So despite one minor disappointment, environment design isn’t the reason why Far Cry 2 is less immersive than Half-Life. And neither is weapon design. Far Cry 2 covers all the standard bases: Pistols, shotguns, assault rifles, LMGs, rocket launchers. It does lack a bit of Half-Life’s variety in weird things like the gluon gun, but that’s not an immersion problem. It’s the opposite: Half-Life had to earn things like the gluon gun with its commitment to its atmosphere, making these things seem like plausible bleeding edge tech from a laboratory working at the outer frontiers of science, when they would’ve come across as goofy hyper-tech if they were dropped in right from the start (and goofy hyper-tech would be fine in certain contexts, but not Half-Life, which takes place in something approximating the real world). Far Cry 2’s gritty setting of a country worn down by years (decades?) of civil war with secondhand weapons precludes that kind of tech, so it’s not a surprise or a problem that it’s limited to your more standard military armaments.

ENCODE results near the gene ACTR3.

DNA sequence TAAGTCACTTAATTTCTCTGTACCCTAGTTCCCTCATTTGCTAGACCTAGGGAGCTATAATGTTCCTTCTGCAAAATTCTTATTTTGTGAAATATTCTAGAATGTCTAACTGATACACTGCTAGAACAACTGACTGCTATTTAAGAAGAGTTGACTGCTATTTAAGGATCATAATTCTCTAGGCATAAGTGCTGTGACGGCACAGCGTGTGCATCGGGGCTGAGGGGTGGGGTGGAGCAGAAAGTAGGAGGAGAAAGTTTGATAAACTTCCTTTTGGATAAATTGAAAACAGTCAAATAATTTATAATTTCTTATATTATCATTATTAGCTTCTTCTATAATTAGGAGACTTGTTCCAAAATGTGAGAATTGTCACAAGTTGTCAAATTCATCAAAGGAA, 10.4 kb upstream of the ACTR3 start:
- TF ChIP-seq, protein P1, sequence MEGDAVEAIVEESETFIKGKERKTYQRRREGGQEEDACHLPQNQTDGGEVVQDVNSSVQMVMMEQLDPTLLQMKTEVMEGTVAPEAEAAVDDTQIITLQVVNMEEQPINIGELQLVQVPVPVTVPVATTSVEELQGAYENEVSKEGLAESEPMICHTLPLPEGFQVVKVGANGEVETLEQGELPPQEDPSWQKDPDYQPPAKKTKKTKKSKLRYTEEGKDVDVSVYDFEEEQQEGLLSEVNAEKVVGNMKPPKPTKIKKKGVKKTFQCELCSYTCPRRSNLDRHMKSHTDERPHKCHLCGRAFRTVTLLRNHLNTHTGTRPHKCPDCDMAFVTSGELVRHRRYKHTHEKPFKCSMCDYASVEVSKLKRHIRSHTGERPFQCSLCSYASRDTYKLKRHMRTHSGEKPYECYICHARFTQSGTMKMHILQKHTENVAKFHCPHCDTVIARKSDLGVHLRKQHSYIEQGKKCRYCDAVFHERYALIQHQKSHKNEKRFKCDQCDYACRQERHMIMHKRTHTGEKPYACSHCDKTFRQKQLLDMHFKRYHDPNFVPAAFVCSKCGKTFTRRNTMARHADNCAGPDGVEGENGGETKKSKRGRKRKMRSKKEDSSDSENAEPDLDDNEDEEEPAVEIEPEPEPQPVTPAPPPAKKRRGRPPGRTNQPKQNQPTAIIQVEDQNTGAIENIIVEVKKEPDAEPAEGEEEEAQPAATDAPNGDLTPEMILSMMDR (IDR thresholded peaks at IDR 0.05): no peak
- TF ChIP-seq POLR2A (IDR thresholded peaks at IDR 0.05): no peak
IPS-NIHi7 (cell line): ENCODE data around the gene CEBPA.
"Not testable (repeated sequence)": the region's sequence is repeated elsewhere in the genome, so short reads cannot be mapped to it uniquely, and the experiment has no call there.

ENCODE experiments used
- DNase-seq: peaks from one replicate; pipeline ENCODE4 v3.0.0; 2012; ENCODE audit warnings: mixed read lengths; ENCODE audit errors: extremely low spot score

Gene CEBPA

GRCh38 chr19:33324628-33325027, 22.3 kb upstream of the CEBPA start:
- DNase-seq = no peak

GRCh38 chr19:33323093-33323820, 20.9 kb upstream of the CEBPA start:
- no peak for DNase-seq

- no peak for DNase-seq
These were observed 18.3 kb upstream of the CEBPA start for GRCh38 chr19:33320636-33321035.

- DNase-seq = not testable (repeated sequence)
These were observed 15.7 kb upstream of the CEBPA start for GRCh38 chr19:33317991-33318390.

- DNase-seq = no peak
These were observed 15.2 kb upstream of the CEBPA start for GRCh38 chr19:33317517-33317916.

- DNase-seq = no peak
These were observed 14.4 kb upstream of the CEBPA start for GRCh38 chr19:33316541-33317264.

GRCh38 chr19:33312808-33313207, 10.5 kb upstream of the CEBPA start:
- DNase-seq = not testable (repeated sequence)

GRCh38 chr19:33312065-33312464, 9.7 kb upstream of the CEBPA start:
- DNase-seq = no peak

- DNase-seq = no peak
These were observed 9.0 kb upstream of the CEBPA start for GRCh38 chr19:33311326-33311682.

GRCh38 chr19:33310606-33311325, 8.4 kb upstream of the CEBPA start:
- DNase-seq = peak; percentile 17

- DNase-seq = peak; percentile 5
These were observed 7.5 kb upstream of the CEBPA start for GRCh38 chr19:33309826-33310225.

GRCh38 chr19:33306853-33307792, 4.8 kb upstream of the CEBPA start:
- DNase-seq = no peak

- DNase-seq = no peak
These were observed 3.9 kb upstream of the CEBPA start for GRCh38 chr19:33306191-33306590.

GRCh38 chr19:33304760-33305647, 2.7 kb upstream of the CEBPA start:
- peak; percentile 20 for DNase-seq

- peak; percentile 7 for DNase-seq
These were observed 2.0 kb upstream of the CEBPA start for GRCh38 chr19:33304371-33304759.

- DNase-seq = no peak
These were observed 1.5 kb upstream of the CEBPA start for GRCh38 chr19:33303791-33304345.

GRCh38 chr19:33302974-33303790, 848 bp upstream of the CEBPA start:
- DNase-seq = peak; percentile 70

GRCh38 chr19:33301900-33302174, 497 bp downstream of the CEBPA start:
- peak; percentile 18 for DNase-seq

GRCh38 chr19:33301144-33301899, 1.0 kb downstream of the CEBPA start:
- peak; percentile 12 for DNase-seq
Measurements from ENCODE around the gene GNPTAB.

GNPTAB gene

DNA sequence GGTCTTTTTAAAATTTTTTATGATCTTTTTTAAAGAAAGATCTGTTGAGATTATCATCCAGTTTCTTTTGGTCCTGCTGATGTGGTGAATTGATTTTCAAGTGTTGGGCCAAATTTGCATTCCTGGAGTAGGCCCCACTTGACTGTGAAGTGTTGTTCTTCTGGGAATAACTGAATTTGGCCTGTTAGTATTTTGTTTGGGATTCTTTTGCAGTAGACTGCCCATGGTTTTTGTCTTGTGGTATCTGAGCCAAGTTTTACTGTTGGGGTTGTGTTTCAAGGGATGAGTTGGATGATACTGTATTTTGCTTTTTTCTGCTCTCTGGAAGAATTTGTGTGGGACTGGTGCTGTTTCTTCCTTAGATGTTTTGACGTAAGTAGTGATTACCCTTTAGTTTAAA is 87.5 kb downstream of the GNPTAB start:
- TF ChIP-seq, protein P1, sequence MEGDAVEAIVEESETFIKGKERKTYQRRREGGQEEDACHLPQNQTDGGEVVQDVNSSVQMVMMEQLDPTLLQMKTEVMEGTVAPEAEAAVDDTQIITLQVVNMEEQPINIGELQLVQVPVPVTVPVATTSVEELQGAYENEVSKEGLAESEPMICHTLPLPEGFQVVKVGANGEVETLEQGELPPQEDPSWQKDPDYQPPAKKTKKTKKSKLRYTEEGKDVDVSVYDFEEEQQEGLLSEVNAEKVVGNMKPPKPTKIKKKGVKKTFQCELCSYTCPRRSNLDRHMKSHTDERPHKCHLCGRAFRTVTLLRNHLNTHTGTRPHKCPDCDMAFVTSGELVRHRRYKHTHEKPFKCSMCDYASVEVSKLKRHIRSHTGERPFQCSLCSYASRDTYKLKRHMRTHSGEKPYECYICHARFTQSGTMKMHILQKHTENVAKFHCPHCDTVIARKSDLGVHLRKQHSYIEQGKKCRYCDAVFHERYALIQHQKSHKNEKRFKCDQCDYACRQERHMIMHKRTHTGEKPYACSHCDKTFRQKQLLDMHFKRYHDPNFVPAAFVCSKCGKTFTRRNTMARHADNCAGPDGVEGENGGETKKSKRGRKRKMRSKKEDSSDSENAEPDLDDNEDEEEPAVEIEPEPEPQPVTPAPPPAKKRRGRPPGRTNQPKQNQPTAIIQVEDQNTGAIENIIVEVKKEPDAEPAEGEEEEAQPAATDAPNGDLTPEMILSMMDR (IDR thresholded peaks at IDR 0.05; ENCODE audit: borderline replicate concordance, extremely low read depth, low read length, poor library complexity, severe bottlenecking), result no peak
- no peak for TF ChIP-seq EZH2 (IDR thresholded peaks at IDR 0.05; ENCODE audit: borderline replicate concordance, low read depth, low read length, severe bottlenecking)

And it’s not Far Cry 2’s enemy AI that’s the problem, either. The AI have the aforementioned limping around and firing from the ground when nearly dead, which makes them much less predictable than your standard FPS enemies, including those from Half-Life. They’re also much more willing to flank and surround the player, and the absence of any red dots on a minimap means you can get surprised by a straggler in an area you thought you had cleared, and that finding a sniper can be a challenge. And they’ll happily run you over if they can, which is an anti-climactic but not unrealistic way to die (if you want to play FC2, learn to dive for cover when you hear an engine revving). Far Cry 2 is better than perhaps any other video game at getting across the chaos and tension of a modern battlefield, where there’s never any clear signal as to whether or not you’re safe or when you’re in danger (although the game’s AI is, of course, oversimplified compared to real battlefields, and you can eventually pick up on patterns for where enemies are located and when they bring in reinforcements – still, Far Cry 2 puts a lot more effort into mitigating the limitations of AI when emulating battlefield chaos, and it pays off).